The Solicitors Regulation Authority (SRA) will be introducing an independent assessment, the Solicitors Qualifying Examination (SQE), to make sure all solicitors meet consistent, high standards at the point of entry to the profession.
The SQE will replace the current system of qualification, where multiple courses and examinations mean that neither the public nor law firms can have full confidence that qualifying solicitors are all meeting the same high standards. Almost four out of five members of the public say they would have more confidence in solicitors if they passed the same final examination (see Notes to Editors).
As well as building trust and confidence, the SQE should also help widen access to the profession. It will help validate different routes to qualification, including ‘earn as you learn’ pathways such as apprenticeships. The SQE structure will also get rid of the current problem where many would-be solicitors have to take the ‘Legal Practice Course (LPC) gamble’ by paying large up-front costs, often up to £15,000, with no guarantee of a training contract or becoming a solicitor. The new assessment will introduce a more flexible approach to a period of work-based experience, addressing the training contract bottleneck.
The decision comes after 18 months of extensive engagement. The SRA has spoken to almost 9,000 people and had more than 500 responses to its two consultations. It has responded by making changes to its initial proposals, including making a degree or equivalent, and a two-year period of work experience, necessary for qualification.
As well as the public, support for the principle of an independent assessment has come from groups such as the Law Society, Legal Services Consumer Panel and Junior Lawyers Division. But there has also been resistance to the SQE from some organisations, including training providers.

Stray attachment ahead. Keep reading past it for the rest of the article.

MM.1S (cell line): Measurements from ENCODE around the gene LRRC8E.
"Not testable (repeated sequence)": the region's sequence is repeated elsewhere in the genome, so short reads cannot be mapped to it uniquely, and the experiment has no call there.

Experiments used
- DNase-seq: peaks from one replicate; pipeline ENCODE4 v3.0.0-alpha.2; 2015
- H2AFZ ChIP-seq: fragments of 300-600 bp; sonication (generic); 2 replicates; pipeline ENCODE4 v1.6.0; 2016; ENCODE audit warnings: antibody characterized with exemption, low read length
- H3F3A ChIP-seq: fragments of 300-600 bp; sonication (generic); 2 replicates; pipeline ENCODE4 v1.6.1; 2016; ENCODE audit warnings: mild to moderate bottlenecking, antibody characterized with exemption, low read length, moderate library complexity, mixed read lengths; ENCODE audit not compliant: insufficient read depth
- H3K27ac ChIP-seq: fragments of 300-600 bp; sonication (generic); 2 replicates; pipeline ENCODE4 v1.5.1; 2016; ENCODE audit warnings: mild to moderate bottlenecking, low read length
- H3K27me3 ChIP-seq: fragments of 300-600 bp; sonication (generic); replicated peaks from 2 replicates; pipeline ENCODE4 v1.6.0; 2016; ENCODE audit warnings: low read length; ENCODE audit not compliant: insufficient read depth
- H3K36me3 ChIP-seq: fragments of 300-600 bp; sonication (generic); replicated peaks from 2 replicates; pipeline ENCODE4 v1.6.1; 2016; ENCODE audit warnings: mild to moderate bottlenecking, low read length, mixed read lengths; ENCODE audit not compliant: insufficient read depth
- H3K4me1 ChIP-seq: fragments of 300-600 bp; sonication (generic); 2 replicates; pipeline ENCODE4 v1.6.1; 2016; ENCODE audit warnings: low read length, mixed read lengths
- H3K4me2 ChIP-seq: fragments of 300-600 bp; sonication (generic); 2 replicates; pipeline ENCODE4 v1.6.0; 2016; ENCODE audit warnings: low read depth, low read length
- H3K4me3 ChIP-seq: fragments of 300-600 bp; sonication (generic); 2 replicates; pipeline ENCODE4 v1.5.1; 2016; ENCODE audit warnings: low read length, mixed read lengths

The most consistent feedback across different groups is that more work is needed to get the detail of the assessment right. The SRA will work closely with experts – from academics to law firms – on the design, testing and delivery of the SQE. It has also pushed back the implementation date until, at the earliest, September 2020 to do this and to give everyone sufficient time to prepare.
Paul Philip, SRA Chief Executive, said: “We all need to be able to trust that those who enter the profession are fit to practise. The current system cannot provide that confidence. The new SQE will provide assurance that all those who qualify, regardless of pathway or background, meet the consistently high standards we set on behalf of the public.
“It will help law firms recruit the best talent, while still giving them flexibility to tailor training to their businesses’ needs. It will help the best education providers to show just how good they are, and give candidates, from all backgrounds, a fair opportunity to qualify. And it will meet public expectations that all solicitors take the same exam and meet the same high professional standards.
“Views on the SQE are wide ranging. The depth of feedback has been invaluable in helping us shape our proposals. We want that to continue. By working closely with everyone we will create a modern, world-class assessment.”
The new qualification will have four elements. In order to qualify as a solicitor, candidates will need to:
• have passed SQE stages 1 and 2 to demonstrate they have the right knowledge and skills
• have been awarded a degree or an equivalent qualification, or have gained equivalent experience
• have completed at least two years of qualifying legal work experience
• be of satisfactory character and suitability.
After full implementation, candidates who have already started working towards qualifying to be a solicitor will have the choice of which route to follow – the existing route or the SQE – for a number of years. The SRA will consult on these transitional arrangements later this year.
It will also soon begin the process of appointing an assessment organisation for the SQE. Once appointed, the SRA will work with the assessment organisation, and the rest of the sector, on the detail of the SQE. It is encouraging anyone who wants to be involved to let it know at [email protected]
A summary of the responses to the consultation and the SRA’s decision on next steps is available here: www.sra.org.uk/sra/consultations/solicitors-qualifying-examination.page